Four pillars of American society are the arts, business, politics and sports. All have had recent major PR crises, but three of the quartets have failed PR Crises 101. Business, politics and sports were dragged screaming to admit their wrong doings by investigative journalism and governmental hearings that followed the media findings.
Even after their wrongdoings were exposed, the entities fought against doing the right thing until they had no choice. If not for the media, which acted as public watchdogs, their misdeeds would still be classified as “top secret,” never to be made public, with PR people often engineering or playing key roles in the cover ups.
Not surprisingly, the actions of deliberately hiding the facts of the crises by all but the arts community (more about that later) had similarities – two by well-know and highly regarded corporations and one by the Trump administration which embraced a “political considerations first approach” to the coronavirus, causing unnecessary illnesses and deaths.
President Trump’s mishandling of the coronavirus, Boeing’s 737 Max crisis, Wells Fargo’s banking swindles and the bungled handling of National Football League and Major League Baseball crises had much in common. They could have achieved better outcomes by following my rules about how PR crises should be handled.
Problem? What Problem?
The initial response of those organizations was to deny that there was a problem. After that strategy didn’t work, the media were accused of overblowing the situations. Then there was an attempt to blame outside investigators and institutions. Boeing, Wells Fargo and the sports leagues then looked for scapegoats within the organizations. The president blamed foreign countries, but it’s only a matter of time before he finds scapegoats within his administration – it’s in his DNA never to admit he is wrong.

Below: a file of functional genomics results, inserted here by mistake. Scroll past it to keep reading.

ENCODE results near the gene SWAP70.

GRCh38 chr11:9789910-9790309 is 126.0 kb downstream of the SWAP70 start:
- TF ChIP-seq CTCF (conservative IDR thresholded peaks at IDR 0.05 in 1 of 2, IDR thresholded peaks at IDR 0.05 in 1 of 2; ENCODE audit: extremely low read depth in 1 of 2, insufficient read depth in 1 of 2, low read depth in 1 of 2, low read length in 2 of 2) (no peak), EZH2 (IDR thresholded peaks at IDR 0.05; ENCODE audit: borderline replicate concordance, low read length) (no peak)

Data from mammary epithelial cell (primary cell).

The Wall Street Journal, a usually Trump-friendly paper, published a lengthy article in its March 13 edition detailing Trump’s mishandling of the coronavirus crises. The story also cited instances in which both Trump and Vice President Mike Pence lied to the public about the situation.
Of course, the above reactions to PR crises are typical. But the most recent ones are currently, or always, in the news: coronavirus, the NFL’s concussion problems, MLB’s steroid and sign-stealing crises. And, of course, reports on the Boeing and Wells Fargo crises are as frequent as breathing in and breathing out.
Unlike the above attempts to deny there was a crisis, when the arts community discovered it had an AIDS/HIV problem in the early 1980s, it didn’t attempt to hide it, even though the public was not as open-minded as today and faulted the arts family. Instead, the art community admitted it had a health crisis, and kept the problem before the public by speaking out about it and asking for the government to help, which it eventually did.
By detailing the problem, the art community recruited the general public as an ally. Because of the Trump administration’s false narratives about the coronavirus situation, the NFL and MLB’s behavior and Boeing’s and Wells Fargo’s flawed responses, a large segment of the media and public does not believe them, even when they are truthful.
PR 101 Crisis Rules
Below are some PR 101 crisis rules that I developed for clients:
Crisis Preparation: Before the crisis develops, your organization must have a crisis reply team in place. If you don’t, establish one immediately or consider outside PR counsel.
Legal Counsel: As soon as a crisis develops, notify your corporate attorney and other “must know” individuals. There are many media savvy attorneys. If your corporate attorney is not media savvy, ask him to coordinate with one who is.